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Hawaii Volcano Observatory Update
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The following is the most recent Volcano Update from the Hawaii Volcano Observatory in the Hawaii Volcano National Park. This update is usually current on weekdays. For more detailed information and historical archives visit the HVO Website.

HAWAIIAN VOLCANO OBSERVATORY INFORMATION STATEMENT
U.S. Geological Survey
Thursday, December 3, 2020, 5:57 PM HST (Friday, December 4, 2020, 03:57 UTC)


KILAUEA VOLCANO (VNUM #332010)
19°25'16" N 155°17'13" W, Summit Elevation 4091 ft (1247 m)
Current Volcano Alert Level: NORMAL
Current Aviation Color Code: GREEN

KĪLAUEA INFORMATION STATEMENT

ACTIVITY SUMMARY

Kīlauea Volcano is not erupting. Earthquake activity increased below Kīlauea summit between November 29–December 3, 2020. Kīlauea summit ground deformation rates accompanying the earthquake activity had a brief excursion from trends observed in the past several months; other monitoring data streams remained stable. Seismicity and ground deformation rates have since decreased; Kīlauea monitoring data streams remain stable and show no signs of increased activity.

OBSERVATIONS

On November 29–30, 2020, the US Geological Survey Hawaiian Volcano Observatory (HVO) recorded over 80 earthquakes beneath Kīlauea summit, about 4 miles (6.5 km) southwest of Volcano. The seismic activity began late on the 29th, after 11:00 p.m. HST, and continued for approximately 11 hours. These earthquakes occurred in a cluster under Kīlauea caldera, about 1 mile (2 km) wide and 1–2 miles (1–3 km) below the surface.

On December 2, 2020, increased seismic activity under Kīlauea summit began shortly after 12:00 a.m. HST, and ramped up four hours later to an average rate of 10–12 earthquakes per hour. HVO recorded over 220 earthquakes for the entire 24-hour period. These earthquakes occurred in clusters under the Kīlauea caldera and upper East Rift Zone, at 1–3 miles (1–4 km) below the surface.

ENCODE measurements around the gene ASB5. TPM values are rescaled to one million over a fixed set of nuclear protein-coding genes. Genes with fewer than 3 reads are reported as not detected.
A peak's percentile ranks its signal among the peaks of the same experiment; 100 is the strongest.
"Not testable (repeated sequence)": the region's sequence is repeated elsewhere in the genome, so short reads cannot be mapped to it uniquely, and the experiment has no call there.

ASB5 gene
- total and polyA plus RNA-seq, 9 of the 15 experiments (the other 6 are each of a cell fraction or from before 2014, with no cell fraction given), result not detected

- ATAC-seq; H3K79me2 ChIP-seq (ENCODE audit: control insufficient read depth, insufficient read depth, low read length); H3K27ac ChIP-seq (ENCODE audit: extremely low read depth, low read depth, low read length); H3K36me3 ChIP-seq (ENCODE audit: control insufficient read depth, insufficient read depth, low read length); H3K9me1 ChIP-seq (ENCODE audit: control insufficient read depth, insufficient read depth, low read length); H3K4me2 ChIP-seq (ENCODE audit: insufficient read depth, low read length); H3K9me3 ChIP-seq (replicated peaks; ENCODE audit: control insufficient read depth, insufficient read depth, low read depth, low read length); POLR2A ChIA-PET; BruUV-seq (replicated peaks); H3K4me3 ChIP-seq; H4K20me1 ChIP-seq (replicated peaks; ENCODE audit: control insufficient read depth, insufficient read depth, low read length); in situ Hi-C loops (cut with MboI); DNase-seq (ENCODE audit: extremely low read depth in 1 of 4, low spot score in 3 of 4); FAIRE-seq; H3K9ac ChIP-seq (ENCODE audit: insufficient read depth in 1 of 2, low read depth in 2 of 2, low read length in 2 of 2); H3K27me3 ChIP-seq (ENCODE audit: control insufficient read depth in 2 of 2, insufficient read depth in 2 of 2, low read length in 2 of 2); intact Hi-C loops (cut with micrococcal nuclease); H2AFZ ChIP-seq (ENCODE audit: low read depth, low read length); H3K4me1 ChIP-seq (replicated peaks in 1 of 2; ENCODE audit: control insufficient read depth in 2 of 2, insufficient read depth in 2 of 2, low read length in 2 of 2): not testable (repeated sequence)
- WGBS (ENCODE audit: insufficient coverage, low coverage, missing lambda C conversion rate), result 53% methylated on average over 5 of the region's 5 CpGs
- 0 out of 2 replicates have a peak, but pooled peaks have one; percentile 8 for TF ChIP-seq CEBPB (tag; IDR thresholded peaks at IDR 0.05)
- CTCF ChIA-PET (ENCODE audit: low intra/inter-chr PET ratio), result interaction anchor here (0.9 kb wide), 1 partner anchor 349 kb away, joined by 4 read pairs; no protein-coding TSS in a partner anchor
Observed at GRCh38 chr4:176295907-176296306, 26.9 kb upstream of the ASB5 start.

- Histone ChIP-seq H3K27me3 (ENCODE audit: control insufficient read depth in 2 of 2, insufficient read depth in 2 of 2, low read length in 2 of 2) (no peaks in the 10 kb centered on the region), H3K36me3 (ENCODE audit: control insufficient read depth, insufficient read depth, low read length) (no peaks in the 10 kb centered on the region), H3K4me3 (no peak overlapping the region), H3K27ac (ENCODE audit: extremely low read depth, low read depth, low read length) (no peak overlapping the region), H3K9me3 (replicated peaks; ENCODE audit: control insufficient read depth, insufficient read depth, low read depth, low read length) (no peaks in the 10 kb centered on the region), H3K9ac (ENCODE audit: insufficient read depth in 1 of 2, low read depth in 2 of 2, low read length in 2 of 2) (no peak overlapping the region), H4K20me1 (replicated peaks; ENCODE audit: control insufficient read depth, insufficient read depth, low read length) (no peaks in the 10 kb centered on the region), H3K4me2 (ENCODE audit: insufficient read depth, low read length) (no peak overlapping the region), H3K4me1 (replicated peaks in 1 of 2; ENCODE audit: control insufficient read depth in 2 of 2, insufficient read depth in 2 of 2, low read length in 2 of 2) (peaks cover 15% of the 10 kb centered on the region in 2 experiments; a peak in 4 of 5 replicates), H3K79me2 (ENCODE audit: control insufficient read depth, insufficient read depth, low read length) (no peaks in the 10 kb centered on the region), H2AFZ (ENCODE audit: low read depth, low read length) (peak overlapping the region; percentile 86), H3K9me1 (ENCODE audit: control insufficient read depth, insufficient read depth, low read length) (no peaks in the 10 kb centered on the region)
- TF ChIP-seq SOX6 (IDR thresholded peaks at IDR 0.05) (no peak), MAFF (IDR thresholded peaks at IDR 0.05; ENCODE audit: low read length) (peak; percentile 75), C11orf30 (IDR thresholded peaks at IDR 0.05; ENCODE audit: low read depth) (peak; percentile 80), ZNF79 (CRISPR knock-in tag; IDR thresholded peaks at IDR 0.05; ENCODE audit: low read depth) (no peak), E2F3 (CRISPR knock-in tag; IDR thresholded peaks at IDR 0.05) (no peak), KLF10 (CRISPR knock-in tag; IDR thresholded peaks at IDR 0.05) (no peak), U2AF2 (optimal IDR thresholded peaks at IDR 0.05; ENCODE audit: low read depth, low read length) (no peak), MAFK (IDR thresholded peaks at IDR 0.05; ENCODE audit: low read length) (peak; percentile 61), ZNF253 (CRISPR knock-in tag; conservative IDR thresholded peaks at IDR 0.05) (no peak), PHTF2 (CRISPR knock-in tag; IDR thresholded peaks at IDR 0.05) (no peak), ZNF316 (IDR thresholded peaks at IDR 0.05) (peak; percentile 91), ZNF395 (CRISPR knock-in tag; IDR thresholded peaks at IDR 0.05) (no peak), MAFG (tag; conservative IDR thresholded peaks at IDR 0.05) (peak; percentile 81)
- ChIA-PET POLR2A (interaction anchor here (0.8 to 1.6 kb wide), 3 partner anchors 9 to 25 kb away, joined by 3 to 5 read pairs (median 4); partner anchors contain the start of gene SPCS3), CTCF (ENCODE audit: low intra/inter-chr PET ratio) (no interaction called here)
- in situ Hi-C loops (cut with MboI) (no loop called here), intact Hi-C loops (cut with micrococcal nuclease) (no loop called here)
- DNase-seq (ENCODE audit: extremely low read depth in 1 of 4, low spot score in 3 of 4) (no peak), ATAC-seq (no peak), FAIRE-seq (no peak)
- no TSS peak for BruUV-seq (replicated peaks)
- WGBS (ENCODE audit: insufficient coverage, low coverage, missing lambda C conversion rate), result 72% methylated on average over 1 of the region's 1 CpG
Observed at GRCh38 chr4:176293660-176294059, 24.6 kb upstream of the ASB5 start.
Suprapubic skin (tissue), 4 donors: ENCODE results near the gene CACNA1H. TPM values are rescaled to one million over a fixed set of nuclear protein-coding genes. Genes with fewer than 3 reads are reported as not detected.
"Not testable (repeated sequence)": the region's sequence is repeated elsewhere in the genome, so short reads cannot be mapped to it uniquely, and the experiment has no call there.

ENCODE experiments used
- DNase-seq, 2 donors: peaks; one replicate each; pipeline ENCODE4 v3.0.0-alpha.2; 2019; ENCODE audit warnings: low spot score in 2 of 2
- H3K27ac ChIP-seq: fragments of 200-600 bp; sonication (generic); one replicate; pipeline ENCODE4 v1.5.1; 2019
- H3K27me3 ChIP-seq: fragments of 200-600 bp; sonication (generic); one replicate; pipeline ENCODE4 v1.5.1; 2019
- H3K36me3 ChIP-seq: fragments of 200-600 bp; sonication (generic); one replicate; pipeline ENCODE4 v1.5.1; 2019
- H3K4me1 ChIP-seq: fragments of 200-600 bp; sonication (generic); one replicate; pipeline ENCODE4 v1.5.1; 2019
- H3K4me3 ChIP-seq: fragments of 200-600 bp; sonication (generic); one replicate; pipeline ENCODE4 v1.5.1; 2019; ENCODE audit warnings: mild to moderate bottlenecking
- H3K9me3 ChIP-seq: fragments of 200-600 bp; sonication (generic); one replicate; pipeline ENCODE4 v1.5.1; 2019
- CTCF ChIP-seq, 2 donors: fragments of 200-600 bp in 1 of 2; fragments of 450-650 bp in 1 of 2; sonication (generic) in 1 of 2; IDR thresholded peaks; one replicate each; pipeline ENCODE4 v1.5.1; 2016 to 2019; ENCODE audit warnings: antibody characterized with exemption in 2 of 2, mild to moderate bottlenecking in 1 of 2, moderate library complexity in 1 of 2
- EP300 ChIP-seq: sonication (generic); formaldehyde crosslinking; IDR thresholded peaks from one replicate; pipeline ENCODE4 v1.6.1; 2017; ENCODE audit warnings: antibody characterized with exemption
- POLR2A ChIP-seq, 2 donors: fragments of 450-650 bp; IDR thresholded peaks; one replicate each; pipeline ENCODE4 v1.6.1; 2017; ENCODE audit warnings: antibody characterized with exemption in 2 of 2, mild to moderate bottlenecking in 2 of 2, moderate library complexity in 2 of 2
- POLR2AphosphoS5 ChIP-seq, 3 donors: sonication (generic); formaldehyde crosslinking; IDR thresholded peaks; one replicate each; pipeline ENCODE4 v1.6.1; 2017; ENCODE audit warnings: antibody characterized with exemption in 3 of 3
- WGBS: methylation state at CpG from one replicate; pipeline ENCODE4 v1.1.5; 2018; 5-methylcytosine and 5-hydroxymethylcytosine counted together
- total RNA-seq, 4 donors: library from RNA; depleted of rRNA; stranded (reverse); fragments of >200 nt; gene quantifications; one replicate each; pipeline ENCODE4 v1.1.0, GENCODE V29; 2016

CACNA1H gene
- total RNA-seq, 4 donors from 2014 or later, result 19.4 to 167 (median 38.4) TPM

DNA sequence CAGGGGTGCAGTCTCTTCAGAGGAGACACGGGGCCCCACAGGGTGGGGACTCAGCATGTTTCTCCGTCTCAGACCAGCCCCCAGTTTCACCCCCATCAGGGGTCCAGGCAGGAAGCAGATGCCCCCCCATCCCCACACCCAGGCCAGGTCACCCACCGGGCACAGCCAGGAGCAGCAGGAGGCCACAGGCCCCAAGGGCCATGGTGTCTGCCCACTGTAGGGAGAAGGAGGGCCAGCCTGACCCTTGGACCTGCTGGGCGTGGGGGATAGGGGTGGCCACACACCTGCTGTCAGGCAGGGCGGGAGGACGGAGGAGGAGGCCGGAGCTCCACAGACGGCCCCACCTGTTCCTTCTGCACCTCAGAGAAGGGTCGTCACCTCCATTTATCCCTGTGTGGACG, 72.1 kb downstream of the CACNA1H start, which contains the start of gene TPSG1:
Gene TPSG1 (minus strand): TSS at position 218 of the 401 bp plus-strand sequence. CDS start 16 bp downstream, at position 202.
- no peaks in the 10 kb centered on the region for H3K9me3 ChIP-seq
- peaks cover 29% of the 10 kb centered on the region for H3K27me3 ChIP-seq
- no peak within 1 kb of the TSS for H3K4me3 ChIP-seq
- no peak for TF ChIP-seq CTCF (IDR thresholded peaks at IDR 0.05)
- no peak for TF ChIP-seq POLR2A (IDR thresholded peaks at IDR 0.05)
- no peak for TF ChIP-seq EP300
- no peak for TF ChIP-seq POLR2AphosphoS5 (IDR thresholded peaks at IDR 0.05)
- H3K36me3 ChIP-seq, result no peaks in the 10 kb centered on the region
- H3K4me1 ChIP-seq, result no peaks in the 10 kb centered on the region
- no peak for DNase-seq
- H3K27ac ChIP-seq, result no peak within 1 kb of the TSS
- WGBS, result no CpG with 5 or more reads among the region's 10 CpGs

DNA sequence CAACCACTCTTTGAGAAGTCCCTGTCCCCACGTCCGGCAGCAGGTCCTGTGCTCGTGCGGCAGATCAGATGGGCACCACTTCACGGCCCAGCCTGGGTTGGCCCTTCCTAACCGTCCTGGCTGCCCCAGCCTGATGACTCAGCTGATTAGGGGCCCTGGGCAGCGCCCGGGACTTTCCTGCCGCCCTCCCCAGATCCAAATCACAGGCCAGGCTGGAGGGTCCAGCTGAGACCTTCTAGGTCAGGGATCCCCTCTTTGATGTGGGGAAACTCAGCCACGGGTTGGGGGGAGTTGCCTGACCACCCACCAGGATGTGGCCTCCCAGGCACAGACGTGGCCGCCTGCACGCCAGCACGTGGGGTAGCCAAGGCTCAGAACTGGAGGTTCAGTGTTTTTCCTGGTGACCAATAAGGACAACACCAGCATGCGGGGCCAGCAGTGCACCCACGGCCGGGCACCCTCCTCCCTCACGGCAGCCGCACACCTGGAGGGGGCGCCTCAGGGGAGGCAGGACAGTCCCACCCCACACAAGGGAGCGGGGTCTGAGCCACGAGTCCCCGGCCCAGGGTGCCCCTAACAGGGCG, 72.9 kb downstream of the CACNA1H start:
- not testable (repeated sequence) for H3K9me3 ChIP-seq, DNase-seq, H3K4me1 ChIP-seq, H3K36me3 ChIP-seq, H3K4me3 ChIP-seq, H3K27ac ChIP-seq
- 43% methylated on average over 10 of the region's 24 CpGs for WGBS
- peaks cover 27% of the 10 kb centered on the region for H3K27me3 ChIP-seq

These shallow earthquakes have not posed a hazard from ground-shaking. The largest event in the sequence was a magnitude-3 earthquake, with the bulk of the events being less than magnitude-1. Most of the events have not been widely reported by residents. Reported felt events were described as weak shaking, with a maximum Intensity of III on the Modified Mercalli Intensity Scale.

On the evening of December 2, Kīlauea summit tiltmeters experienced a transient episode of deformation, recording a notable tilt signal (10–14 microradians) within a few hours. Tiltmeters have since returned to measuring tilt rates similar to recent months. Other monitoring data streams for Kīlauea, including gas and imagery, show no signs of increased activity.

Clustering of shallow earthquakes in this region is not unprecedented following the end of Kīlauea's 2018 lower East Rift Zone eruption and does not mean an eruption is imminent. HVO has recorded shallow earthquakes in this area for many decades across several eruptive cycles at Kīlauea. The recent seismicity demonstrates that magma continues to be supplied to the Kīlauea shallow magma storage system. These observations are within the expected behavior of an active volcanic system.

As of the afternoon of December 3, seismic activity and ground deformation rates at Kīlauea's summit have decreased and returned to near background levels. Other monitoring data streams remain stable.

HVO continues to closely monitor geologic changes, seismicity, deformation, and gas emissions at Kīlauea and Mauna Loa volcanoes. HVO will issue additional messages and alert level changes as warranted by changing activity.


HVO Contact Information: askHVO@usgs.gov

MORE INFORMATION:

Kilauea Activity summary also available by phone: (808) 967-8862

Other Hawaiian volcanoes summary also available by phone: (808) 967-8877

Subscribe to these messages: https://volcanoes.usgs.gov/vns2/

Kilauea Webcam images: https://www.usgs.gov/volcanoes/kilauea/webcams

Kilauea Photos/video: https://www.usgs.gov/volcanoes/kilauea/photo-video-chronology

Kilauea Lava flow maps: https://www.usgs.gov/volcanoes/kilauea/maps

Haleakala Summary: https://www.usgs.gov/volcanoes/haleakala

Hualalai Summary: https://www.usgs.gov/volcanoes/hualalai

Loihi Summary: https://www.usgs.gov/volcanoes/loihi-seamount

Mauna Kea Summary: https://www.usgs.gov/volcanoes/mauna-kea

Definitions of terms used in update: https://volcanoes.usgs.gov/volcanoes/kilauea/extra/definitions.pdf

Summary of volcanic hazards from Kīlauea eruptions: https://volcanoes.usgs.gov/volcanoes/kilauea/extra/hazards.pdf

Recent earthquakes in Hawaiʻi (map and list): https://www.usgs.gov/observatories/hawaiian-volcano-observatory/earthquakes

Explanation of Volcano Alert Levels and Aviation Color Codes: https://www.usgs.gov/natural-hazards/volcano-hazards/about-alert-levels


CONTACT INFORMATION:

askHVO@usgs.gov

The Hawaiian Volcano Observatory is one of five volcano observatories within the U.S. Geological Survey and is responsible for monitoring volcanoes and earthquakes in Hawaiʻi.


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